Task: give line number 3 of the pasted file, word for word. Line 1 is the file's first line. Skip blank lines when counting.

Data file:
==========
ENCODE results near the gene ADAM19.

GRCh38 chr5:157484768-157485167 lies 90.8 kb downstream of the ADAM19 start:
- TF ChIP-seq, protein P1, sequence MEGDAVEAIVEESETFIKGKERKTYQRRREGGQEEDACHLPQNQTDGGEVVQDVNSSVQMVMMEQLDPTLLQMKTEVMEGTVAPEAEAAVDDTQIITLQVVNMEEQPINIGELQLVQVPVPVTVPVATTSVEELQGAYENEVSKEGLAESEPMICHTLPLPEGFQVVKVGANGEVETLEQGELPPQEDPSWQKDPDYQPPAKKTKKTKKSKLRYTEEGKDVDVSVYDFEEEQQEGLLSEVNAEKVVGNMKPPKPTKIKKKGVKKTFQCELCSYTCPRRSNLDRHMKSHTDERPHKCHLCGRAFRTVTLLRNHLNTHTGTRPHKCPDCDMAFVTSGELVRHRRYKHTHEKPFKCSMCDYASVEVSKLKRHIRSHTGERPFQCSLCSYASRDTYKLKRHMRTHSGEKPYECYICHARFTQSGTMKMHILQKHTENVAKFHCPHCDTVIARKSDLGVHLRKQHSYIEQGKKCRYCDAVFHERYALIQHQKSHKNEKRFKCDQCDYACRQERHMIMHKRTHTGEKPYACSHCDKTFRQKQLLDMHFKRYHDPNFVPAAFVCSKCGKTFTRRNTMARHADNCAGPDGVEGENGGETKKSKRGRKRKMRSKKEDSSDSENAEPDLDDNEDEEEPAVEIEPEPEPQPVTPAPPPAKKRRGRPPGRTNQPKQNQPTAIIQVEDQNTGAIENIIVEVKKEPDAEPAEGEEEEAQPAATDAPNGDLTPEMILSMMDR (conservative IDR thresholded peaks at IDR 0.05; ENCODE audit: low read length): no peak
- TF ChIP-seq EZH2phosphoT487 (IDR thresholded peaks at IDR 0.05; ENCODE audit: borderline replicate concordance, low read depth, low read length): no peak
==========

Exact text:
- TF ChIP-seq, protein P1, sequence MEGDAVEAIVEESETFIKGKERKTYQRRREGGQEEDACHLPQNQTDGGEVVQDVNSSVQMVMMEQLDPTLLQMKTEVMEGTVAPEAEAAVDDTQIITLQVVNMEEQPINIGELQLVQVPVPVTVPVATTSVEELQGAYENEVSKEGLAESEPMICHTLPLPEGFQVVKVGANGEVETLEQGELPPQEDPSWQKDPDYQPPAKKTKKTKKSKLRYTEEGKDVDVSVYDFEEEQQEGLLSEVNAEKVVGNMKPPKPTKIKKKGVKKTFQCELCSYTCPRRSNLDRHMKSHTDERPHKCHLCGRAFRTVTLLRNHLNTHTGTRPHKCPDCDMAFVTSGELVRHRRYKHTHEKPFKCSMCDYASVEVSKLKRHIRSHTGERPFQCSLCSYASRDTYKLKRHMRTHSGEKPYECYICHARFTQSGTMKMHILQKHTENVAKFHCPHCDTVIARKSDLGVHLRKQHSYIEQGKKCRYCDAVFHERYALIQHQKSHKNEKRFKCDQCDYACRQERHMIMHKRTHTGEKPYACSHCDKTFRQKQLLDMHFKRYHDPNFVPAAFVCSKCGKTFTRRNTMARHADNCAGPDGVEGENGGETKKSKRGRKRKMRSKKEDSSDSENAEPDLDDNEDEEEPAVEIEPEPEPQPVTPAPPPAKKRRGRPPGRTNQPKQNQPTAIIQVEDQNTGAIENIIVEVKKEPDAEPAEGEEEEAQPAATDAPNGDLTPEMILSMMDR (conservative IDR thresholded peaks at IDR 0.05; ENCODE audit: low read length): no peak